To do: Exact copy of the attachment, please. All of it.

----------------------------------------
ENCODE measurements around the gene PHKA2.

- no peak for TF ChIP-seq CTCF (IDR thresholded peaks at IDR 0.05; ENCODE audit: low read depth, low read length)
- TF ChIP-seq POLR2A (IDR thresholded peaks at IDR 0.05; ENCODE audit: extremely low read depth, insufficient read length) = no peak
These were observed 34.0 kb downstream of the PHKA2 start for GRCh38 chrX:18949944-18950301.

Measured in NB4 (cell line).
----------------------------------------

ENCODE measurements around the gene PHKA2.

- no peak for TF ChIP-seq CTCF (IDR thresholded peaks at IDR 0.05; ENCODE audit: low read depth, low read length)
- TF ChIP-seq POLR2A (IDR thresholded peaks at IDR 0.05; ENCODE audit: extremely low read depth, insufficient read length) = no peak
These were observed 34.0 kb downstream of the PHKA2 start for GRCh38 chrX:18949944-18950301.

Measured in NB4 (cell line).